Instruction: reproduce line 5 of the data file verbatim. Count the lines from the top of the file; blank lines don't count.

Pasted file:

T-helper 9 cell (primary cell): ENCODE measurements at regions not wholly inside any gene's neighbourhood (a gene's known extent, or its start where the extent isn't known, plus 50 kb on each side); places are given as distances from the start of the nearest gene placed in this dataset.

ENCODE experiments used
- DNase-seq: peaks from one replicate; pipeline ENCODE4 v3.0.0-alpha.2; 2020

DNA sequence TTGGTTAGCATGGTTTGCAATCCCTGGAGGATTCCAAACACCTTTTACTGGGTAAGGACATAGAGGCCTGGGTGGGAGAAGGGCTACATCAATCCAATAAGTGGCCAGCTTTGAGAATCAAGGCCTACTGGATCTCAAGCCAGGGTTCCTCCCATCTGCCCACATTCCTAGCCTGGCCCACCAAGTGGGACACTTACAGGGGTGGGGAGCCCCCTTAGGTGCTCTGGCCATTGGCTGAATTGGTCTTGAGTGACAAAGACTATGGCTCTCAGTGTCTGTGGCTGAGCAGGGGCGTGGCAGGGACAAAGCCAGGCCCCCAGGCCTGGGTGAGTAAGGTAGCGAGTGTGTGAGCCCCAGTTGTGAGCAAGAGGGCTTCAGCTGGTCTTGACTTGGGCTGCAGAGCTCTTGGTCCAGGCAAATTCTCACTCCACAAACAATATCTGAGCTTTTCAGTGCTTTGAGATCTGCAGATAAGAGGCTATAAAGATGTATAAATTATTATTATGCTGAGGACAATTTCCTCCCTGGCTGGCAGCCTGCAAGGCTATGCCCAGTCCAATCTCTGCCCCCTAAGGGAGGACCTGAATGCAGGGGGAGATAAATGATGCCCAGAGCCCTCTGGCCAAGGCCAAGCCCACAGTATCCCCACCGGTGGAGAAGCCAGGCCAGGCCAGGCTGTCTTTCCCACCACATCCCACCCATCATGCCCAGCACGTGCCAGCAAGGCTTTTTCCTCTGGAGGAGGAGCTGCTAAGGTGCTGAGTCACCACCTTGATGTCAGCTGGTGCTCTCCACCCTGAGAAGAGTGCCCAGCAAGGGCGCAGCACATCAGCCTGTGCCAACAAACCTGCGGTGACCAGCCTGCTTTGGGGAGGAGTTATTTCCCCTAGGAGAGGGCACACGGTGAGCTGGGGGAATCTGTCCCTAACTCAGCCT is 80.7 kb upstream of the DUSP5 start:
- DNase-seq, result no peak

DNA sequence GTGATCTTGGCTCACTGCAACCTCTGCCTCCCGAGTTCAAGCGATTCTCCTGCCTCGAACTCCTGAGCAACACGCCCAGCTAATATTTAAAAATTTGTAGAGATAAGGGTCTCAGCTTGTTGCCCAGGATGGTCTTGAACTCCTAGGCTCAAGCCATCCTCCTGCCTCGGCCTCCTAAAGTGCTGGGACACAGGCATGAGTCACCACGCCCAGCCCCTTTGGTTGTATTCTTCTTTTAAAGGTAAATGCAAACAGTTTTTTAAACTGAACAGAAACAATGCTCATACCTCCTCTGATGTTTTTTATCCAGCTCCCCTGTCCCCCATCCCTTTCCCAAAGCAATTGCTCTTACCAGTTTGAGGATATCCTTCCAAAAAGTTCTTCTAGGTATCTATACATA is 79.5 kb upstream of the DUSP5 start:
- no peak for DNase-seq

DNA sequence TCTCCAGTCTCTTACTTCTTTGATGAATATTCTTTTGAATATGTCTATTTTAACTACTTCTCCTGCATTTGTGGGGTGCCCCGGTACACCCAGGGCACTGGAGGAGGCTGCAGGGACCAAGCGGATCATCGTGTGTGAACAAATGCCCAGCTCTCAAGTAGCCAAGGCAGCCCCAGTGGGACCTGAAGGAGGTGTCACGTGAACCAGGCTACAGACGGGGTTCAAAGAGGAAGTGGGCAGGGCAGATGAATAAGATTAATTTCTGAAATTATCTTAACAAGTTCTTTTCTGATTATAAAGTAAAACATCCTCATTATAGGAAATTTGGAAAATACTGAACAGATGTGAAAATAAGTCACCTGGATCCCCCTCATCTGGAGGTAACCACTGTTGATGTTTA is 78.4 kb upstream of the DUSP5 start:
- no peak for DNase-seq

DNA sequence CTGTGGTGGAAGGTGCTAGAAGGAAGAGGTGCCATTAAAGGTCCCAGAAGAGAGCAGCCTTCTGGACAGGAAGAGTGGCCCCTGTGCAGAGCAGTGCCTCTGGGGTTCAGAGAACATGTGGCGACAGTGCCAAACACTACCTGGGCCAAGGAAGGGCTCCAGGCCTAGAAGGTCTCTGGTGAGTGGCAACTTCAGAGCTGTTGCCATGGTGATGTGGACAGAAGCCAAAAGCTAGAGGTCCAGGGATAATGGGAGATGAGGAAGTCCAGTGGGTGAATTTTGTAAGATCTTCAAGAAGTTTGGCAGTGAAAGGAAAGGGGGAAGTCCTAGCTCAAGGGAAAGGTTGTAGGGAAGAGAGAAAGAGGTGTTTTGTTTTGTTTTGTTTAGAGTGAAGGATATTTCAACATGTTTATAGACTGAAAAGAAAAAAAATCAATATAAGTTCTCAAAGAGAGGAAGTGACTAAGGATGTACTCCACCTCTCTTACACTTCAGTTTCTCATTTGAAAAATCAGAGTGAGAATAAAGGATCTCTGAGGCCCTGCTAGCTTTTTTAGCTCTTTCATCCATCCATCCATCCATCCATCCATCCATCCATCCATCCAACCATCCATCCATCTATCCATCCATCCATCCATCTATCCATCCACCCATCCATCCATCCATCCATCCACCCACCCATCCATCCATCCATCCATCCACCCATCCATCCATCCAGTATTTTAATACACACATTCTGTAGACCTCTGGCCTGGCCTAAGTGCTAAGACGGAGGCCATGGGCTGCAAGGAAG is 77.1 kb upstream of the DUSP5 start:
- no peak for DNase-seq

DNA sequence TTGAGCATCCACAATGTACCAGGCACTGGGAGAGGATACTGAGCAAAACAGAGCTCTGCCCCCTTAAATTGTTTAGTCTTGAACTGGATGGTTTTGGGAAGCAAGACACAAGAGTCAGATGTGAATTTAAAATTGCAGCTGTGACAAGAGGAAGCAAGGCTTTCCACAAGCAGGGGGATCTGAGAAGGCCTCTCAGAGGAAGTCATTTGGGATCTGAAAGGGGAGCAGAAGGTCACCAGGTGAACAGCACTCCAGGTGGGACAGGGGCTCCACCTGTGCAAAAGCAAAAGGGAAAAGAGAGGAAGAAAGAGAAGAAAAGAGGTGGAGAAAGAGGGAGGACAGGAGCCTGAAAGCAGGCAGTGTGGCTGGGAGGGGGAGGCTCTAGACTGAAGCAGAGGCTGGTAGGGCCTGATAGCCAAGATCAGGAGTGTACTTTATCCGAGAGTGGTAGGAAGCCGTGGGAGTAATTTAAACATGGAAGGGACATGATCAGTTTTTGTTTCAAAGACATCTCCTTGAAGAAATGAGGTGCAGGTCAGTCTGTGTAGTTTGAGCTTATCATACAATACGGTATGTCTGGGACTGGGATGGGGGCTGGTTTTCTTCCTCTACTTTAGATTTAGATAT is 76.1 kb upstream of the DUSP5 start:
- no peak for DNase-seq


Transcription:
- DNase-seq, result no peak